There was an older, somewhat heavyish, non-industry woman sitting behind me at last Wednesday night’s screening of Extremely Loud & Incredibly Close. And when an impressionistic 9/11 conveyance was shown she reacted very emotionally. She moaned, I mean. Then she moaned again when another 9/11 echo came up. And then she cheered and whooped wildly when the filmmakers came out at the end.
EL&IC is going to be a very moving film for a lot of people, I suspect, if this woman is at all representative. And that’s fine. But her presence divided my attention throughout the film. 75% of me watched and listened to EL&IC…cool. But the remaining 25% was dreading the possibility that this woman would make another noise.
People who moan or cry out or coo over dogs during films are anathema to me. I don’t want to know them or talk with them after the film is over, and I damn sure don’t want to sit near them. That also goes for people who laugh too loudly and go “uhm-hmm” when some plot turn or indication happens on-screen, as if to announce “ahh, I understand what’s going on now!” Anyone, in short, who can’t suck it in and keep it together without acting out what they’re feeling.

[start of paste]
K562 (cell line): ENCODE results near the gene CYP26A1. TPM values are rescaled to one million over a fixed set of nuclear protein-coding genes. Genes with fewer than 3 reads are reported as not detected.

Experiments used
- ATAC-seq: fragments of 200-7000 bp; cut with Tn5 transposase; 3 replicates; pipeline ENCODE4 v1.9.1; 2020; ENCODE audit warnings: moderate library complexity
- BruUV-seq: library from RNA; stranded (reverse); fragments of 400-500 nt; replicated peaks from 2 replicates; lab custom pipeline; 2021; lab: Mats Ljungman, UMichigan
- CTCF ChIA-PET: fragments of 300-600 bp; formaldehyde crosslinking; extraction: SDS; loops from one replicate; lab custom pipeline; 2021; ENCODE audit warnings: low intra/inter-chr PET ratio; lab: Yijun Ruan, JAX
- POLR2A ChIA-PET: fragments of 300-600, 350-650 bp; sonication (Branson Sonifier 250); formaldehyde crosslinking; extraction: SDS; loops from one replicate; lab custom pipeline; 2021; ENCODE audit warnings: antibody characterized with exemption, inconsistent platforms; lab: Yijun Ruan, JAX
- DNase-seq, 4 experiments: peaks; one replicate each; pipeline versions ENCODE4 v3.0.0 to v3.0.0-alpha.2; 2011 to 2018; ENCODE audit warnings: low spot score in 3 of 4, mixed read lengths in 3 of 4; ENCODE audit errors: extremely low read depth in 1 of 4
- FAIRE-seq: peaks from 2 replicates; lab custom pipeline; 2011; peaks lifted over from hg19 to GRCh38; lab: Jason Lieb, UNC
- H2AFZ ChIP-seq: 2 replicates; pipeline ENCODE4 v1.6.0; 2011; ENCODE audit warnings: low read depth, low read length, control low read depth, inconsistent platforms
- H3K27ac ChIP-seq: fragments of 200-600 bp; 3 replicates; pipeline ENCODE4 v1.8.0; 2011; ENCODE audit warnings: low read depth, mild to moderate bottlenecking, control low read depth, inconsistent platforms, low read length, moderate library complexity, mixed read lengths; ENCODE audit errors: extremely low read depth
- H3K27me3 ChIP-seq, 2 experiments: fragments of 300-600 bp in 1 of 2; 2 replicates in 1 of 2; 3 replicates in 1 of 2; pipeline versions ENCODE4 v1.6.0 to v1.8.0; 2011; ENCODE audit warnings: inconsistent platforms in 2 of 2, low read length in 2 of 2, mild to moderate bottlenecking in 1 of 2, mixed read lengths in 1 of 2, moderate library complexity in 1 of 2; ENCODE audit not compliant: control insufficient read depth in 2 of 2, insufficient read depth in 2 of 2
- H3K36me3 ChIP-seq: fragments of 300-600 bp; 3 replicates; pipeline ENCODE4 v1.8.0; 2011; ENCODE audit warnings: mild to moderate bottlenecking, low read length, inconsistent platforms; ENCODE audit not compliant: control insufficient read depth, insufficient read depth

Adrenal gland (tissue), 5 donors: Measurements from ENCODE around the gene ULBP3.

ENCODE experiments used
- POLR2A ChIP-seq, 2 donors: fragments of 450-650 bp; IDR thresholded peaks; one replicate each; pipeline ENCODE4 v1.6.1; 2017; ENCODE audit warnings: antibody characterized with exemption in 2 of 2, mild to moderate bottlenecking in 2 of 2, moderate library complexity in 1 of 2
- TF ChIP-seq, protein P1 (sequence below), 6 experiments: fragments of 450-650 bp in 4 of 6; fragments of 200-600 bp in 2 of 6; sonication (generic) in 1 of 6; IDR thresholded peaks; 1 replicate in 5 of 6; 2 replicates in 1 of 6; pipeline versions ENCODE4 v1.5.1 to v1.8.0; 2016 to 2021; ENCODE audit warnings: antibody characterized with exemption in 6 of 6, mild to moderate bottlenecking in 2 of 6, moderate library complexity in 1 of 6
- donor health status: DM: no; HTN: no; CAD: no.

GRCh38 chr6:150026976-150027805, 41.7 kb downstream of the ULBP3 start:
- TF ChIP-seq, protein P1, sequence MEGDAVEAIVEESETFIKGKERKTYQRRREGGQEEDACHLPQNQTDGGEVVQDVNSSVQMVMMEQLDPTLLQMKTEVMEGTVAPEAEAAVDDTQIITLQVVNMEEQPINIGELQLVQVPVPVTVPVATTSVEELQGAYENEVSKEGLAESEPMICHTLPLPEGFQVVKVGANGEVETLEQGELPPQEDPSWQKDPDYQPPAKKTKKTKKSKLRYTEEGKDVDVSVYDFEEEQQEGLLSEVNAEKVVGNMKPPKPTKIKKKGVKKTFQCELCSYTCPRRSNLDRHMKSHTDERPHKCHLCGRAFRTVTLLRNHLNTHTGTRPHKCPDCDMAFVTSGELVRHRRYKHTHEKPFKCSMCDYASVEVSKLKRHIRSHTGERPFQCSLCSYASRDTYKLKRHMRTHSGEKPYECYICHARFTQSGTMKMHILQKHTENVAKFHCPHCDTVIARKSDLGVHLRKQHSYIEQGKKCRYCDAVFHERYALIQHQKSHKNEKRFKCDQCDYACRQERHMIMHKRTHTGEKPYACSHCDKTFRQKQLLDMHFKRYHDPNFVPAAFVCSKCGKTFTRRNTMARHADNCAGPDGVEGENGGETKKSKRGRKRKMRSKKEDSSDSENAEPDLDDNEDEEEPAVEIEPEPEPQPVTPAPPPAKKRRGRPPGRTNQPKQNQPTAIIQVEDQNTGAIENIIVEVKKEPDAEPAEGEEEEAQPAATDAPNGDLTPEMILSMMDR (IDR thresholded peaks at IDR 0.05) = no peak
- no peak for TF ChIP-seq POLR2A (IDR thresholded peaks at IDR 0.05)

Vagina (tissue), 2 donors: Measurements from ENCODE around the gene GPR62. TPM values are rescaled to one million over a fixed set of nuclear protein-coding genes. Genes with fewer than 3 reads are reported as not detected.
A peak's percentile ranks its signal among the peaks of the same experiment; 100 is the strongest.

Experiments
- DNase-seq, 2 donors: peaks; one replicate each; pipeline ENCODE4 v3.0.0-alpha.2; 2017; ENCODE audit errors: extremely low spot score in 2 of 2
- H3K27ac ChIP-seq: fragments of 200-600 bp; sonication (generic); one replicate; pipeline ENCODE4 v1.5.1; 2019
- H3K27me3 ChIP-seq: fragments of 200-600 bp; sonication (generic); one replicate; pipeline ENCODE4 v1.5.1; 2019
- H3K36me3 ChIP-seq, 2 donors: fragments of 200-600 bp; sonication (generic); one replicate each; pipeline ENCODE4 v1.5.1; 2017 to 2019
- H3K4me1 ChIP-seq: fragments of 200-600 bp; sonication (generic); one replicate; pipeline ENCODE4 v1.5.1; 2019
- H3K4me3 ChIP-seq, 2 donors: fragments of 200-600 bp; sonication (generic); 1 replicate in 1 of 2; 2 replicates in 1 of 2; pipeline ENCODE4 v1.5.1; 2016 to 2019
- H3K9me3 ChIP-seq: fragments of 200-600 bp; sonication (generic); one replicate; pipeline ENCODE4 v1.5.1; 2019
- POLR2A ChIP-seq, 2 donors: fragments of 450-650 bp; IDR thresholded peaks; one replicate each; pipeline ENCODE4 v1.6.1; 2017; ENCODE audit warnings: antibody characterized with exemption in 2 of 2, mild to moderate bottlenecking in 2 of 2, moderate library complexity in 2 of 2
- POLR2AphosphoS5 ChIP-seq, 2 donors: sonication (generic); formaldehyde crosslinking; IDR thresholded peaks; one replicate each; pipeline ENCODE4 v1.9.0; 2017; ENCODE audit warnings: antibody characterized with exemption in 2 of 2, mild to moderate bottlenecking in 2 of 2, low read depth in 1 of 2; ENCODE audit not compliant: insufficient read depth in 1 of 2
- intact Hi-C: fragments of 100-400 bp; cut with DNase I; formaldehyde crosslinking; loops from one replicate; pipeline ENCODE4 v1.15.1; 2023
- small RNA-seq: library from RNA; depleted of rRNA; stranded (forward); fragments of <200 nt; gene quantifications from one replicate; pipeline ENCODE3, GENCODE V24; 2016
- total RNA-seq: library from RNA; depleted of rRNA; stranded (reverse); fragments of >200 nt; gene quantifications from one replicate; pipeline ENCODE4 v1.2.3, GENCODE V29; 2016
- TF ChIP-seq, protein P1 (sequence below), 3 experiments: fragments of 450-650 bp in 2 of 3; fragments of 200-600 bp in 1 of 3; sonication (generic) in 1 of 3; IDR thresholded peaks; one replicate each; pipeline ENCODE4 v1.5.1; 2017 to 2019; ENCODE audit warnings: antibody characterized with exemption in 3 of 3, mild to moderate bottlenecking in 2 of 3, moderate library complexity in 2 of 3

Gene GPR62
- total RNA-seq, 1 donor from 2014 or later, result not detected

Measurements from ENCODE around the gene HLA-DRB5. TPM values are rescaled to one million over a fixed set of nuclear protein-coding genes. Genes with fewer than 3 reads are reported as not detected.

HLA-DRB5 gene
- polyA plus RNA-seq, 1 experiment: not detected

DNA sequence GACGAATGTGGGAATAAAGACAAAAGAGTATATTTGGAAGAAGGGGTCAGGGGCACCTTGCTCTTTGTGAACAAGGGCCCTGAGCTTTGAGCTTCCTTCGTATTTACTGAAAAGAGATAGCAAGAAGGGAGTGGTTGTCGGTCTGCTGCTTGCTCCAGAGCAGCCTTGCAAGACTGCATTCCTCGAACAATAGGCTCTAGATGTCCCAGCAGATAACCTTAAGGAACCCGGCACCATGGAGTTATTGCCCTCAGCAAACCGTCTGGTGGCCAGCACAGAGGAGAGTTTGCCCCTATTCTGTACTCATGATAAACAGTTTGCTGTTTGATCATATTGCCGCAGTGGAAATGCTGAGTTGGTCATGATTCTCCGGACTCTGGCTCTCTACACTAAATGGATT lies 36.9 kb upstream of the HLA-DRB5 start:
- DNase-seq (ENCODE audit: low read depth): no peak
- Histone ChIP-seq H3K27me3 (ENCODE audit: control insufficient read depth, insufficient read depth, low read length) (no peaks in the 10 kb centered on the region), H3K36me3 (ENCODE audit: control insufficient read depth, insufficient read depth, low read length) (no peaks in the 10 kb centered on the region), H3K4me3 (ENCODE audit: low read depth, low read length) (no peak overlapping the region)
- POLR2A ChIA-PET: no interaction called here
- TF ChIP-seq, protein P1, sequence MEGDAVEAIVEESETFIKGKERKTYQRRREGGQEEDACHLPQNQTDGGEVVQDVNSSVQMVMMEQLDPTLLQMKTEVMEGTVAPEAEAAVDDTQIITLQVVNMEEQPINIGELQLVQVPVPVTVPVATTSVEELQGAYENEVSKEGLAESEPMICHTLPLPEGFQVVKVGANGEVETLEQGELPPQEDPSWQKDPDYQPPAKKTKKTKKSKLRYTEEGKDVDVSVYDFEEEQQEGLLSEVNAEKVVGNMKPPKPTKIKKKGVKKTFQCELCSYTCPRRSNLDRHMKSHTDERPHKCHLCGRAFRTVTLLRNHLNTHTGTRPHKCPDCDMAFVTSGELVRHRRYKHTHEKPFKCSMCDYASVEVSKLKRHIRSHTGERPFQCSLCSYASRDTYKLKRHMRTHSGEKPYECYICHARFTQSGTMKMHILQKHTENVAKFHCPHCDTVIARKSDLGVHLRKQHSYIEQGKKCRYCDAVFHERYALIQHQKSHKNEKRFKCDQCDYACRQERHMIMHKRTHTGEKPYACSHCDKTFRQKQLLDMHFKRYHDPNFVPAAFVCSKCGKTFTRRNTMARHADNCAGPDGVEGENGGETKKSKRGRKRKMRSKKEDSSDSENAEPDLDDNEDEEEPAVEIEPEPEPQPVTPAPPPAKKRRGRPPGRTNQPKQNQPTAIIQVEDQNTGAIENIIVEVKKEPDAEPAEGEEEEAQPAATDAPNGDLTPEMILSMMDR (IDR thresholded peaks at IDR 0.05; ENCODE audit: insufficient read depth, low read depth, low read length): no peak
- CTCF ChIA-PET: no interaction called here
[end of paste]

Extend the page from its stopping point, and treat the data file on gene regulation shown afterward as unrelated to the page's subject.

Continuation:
Unless you’re one of those types who lean forward in their seats and cover their face with their hands and moan very quietly when they’re watching a film they can’t stand — that’s a different thing and in my mind allowable.
People who can’t keep their emotions from spilling out in any arena are infants. I was on a New York-to-Paris flight about ten years ago, and a woman sitting near me moaned in fear when we hit a little turbulence. Two or three people sitting nearby immediately turned and gave her looks that said “for God’s sake…act like an adult!”
I was once driving to LAX with a woman friend just after 9/11, and she cried out when she saw armed U.S. soldiers standing on the approach ramps. Seeing guys standing around with guns is never comforting, but you need to eat that stuff and let it rumble around inside without acting like a two-year-old.
“I just hate people,” a frequent filmgoer complained the other day. “I’m still dealing with the woman next to me during Young Adult who audibly cooed whenever the fucking dog was onscreen, which was a LOT.”